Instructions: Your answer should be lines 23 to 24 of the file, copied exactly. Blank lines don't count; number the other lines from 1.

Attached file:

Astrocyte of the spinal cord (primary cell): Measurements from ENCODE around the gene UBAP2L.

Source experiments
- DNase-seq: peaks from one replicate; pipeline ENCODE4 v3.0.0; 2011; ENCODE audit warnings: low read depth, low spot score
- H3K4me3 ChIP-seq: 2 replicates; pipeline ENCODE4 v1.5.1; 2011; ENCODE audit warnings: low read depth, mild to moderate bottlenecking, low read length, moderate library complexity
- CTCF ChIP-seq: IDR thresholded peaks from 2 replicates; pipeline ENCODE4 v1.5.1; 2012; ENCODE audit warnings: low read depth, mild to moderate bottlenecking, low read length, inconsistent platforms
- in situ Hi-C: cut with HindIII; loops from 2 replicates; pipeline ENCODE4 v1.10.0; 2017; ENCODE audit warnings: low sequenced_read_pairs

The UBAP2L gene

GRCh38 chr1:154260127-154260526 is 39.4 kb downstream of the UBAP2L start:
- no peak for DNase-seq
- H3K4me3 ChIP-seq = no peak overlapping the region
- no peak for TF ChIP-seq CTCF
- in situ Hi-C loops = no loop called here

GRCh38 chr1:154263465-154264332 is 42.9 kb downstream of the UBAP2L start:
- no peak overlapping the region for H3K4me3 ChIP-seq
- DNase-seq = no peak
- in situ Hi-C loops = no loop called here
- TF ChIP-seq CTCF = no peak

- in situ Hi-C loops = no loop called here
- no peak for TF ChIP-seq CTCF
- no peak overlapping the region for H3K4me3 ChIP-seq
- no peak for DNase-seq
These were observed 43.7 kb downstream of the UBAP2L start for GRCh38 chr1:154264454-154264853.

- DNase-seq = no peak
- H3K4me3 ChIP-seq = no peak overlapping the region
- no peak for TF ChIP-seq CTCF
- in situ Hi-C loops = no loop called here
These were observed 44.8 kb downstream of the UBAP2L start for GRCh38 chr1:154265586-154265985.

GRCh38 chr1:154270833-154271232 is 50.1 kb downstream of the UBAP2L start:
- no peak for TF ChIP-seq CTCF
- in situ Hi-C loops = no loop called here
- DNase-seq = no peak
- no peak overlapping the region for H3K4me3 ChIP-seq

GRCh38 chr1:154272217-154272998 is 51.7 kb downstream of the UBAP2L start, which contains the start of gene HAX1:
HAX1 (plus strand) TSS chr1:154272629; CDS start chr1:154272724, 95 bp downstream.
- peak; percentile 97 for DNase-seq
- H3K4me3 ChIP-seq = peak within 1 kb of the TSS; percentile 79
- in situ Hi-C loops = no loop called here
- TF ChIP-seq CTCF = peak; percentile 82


- DNase-seq = no peak
- H3K4me3 ChIP-seq = no peak overlapping the region